One of the many profoundly memorable quotes from the much lauded animated adult show Bojack Horseman is when Wanda breaks up with her toxic boyfriend. Asked why she let the relationship go as far as it did, she says something that is just as true for a society obsessed with growth, as it is for abusive relationships:
“When you look at someone through rosy glasses, all the red flags just look like flags.”
After a long era of techcnoopimistic industrialization, the rosy glasses have come off and the flags are everywhere. They are not just red, they are on fire.
As we face unprecedented challenges of climate change, social inequality, and ecological degradation, designing cities that are considerate for the entire biosphere has become an urgent necessity.
However, such a task is fraught with dilemmas. How do we prioritize our needs and desires? How do we balance economic sustainability with social and environmental justice?
Enter care: an approach that doesn’t shy away from these challenges. Care is about acknowledging the intrinsic value of everything that surrounds us, from humans to non-humans, and recognizing that they all have the right to exist and flourish. It’s not just about understanding, it’s also about action. That everything is interconnected and that our actions, or inaction, have far-reaching consequences. Under the paradigm of Care, we can’t shy away from taking decisions and acting.
In a culture that celebrates creation, speed and growth, maintenance is often overlooked. But without it, nothing can last. Care takes maintenance to the next level, infusing it with creativity and dedication. We actively care for our children, our gardens, our friends, and communities, and do so with the hope of seeing them flourish. When we apply this same level of care to the design of our cities, they too can become healing, evolving, and make positive contributions to the climate.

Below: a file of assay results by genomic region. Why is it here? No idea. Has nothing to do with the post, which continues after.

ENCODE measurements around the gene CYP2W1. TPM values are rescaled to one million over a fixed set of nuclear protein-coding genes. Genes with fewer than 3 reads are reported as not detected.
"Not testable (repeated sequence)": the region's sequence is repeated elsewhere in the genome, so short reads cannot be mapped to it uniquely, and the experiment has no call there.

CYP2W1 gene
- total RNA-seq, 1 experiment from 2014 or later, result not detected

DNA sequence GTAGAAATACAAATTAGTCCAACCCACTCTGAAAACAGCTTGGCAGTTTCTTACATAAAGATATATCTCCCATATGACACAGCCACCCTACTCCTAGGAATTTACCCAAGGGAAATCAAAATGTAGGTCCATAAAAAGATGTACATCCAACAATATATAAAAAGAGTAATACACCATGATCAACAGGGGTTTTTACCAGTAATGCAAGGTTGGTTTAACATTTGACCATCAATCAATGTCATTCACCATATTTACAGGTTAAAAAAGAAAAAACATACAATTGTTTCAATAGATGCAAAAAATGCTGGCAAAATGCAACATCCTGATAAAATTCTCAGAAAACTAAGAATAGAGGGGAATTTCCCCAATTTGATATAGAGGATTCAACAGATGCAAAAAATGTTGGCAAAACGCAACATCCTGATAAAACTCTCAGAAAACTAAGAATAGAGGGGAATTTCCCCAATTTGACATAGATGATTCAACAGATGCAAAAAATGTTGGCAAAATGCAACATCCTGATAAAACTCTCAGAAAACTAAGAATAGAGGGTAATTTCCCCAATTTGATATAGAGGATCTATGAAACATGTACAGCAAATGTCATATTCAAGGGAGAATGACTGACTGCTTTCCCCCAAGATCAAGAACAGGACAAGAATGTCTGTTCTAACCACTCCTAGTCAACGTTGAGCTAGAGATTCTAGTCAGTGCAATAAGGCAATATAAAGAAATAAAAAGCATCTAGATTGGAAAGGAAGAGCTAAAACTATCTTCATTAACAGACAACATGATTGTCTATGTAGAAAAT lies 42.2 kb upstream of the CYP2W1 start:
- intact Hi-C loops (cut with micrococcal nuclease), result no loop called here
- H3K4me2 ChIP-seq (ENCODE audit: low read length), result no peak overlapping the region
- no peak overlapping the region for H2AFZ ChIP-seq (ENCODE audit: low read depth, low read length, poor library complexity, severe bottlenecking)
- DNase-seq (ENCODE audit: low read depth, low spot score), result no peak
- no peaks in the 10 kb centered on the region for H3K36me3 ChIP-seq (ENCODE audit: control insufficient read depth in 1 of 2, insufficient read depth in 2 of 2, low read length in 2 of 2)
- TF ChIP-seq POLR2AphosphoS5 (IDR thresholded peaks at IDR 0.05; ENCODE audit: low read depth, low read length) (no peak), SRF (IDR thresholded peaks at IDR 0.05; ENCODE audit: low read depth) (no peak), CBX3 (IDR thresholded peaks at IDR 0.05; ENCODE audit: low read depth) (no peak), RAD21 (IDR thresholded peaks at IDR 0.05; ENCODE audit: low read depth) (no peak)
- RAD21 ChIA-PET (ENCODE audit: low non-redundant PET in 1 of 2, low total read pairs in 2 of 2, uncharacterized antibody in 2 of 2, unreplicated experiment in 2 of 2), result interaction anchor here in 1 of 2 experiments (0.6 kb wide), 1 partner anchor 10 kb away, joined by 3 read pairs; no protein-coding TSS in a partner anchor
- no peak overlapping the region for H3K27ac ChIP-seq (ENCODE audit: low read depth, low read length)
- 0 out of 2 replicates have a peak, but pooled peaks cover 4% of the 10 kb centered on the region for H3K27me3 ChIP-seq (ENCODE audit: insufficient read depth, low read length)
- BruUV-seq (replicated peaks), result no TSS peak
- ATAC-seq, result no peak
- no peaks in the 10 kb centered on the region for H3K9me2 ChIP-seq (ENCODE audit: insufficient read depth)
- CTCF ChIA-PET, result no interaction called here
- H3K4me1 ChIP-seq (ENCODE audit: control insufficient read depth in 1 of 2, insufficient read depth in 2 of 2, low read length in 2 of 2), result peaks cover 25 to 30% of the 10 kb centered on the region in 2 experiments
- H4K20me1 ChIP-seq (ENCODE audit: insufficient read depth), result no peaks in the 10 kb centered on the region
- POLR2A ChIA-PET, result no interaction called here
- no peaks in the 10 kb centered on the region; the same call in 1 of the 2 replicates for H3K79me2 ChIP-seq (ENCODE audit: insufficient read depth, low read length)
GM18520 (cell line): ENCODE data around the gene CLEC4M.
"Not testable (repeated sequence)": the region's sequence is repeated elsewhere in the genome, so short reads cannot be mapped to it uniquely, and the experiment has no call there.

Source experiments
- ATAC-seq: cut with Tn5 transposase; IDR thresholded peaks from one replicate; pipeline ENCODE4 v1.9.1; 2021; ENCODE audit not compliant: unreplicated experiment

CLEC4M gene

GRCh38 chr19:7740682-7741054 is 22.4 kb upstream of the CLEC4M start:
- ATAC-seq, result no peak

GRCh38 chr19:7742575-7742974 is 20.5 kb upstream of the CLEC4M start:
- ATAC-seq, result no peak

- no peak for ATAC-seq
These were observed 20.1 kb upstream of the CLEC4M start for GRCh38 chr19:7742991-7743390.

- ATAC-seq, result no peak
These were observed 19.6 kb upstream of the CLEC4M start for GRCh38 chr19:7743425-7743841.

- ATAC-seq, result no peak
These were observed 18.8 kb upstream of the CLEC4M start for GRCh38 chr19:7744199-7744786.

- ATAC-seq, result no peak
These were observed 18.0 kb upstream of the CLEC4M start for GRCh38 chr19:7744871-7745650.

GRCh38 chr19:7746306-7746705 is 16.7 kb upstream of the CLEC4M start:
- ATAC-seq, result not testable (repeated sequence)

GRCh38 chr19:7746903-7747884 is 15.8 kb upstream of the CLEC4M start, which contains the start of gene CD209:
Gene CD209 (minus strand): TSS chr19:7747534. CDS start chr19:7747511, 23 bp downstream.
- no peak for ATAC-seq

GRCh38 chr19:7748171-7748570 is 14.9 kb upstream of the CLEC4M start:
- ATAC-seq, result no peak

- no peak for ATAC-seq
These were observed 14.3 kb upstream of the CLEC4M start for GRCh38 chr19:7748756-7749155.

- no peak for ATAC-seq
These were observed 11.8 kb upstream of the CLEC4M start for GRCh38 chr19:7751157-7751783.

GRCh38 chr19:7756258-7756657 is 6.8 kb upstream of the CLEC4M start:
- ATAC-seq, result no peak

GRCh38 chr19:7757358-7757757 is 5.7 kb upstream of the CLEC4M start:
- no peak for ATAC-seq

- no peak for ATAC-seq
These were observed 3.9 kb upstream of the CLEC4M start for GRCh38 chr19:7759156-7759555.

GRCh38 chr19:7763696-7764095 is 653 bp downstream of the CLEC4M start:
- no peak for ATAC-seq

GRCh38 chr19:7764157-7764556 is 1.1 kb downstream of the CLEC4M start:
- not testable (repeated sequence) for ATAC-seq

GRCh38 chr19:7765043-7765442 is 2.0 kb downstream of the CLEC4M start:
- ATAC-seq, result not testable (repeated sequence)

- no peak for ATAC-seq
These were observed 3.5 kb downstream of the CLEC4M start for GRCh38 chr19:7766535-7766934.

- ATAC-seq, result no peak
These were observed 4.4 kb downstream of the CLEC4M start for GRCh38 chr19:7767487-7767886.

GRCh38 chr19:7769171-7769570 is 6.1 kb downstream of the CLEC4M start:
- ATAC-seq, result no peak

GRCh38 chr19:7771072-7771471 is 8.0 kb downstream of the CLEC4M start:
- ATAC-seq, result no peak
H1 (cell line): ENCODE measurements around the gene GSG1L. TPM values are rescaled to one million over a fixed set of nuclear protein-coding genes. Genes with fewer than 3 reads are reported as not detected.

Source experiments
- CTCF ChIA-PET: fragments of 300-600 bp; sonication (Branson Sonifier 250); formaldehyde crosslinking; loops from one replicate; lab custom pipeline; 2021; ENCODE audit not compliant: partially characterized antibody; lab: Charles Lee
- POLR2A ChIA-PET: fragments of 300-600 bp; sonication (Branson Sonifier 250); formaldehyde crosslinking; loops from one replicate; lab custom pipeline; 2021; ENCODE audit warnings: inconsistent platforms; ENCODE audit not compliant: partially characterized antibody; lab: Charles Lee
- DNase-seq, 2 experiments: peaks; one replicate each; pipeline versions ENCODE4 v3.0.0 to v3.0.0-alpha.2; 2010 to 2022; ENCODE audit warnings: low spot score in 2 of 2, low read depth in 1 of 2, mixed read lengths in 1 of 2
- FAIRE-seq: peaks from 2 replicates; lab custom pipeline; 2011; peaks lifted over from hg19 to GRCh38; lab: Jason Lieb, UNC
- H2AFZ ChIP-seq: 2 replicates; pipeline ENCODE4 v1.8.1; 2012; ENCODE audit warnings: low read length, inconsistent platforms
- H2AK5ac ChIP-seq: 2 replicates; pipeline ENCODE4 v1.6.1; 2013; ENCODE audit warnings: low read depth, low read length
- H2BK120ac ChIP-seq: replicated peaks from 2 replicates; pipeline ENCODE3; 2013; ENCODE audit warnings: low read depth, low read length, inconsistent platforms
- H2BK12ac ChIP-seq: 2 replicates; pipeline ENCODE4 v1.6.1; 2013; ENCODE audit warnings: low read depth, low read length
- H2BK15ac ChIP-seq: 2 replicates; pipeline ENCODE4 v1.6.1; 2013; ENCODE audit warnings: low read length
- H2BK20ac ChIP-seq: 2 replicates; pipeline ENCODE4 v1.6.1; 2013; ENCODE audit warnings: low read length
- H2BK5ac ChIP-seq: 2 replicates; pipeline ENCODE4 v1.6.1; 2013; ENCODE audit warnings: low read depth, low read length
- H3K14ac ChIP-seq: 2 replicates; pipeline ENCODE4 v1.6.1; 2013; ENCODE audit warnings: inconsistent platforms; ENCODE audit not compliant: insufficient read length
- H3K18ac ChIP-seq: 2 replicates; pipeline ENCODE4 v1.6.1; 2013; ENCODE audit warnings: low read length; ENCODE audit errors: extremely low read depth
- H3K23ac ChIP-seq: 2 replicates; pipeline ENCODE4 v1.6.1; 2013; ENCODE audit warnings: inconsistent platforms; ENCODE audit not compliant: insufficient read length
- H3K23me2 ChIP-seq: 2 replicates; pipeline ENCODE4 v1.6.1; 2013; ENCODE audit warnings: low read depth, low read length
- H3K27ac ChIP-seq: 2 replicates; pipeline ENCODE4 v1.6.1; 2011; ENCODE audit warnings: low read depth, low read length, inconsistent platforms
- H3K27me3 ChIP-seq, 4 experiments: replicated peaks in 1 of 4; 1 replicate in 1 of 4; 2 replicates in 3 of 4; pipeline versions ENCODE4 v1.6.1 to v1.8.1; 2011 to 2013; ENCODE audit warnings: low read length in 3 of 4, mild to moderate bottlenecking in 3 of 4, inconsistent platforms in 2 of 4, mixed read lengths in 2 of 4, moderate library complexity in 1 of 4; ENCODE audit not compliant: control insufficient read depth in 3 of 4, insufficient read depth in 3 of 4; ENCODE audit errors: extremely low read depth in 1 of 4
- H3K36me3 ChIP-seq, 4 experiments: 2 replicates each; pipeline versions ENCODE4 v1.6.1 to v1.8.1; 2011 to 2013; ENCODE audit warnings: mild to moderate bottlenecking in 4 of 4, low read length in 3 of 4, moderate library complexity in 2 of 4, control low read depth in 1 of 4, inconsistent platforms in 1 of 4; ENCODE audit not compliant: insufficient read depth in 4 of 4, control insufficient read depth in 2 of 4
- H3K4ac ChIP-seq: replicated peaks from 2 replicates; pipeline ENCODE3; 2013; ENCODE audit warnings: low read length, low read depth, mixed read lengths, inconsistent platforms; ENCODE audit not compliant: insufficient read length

It’s only by caring that architecture can become regenerative. It’s about creating processes and places that give back more than they take, that enhance the well-being of all living beings, and that leave a positive legacy for future generations. Within the framework of care, sustainable solutions that are only «less bad than the alternative others,» are not good enough.
Behind the five competitions that make up Europan 17 in Norway, are coalitions of dedicated people that care. Some of the sites ask for solutions that are almost impossible to fully “solve”.
It is an acknowledgment of the increasing complexity of urban planning, and that’s why they look to Europan to find new approaches and solutions that lie in the marginal space between what is just, comfortable and safe for humans, and the ceiling of what the ecological and climatic systems of our planet can sustain.
The five Norwegian sites in Europan 17 have challenges that may be difficult to solve. That is precisely why the five cities choose to ask you, the young architects, landscape architects and urban planners to solve them. They trust that you will dare to care. Dare to take risks, choose to test out new solutions, and see the places as they are for what they can become in the future.
Read more about the Norwegian sites here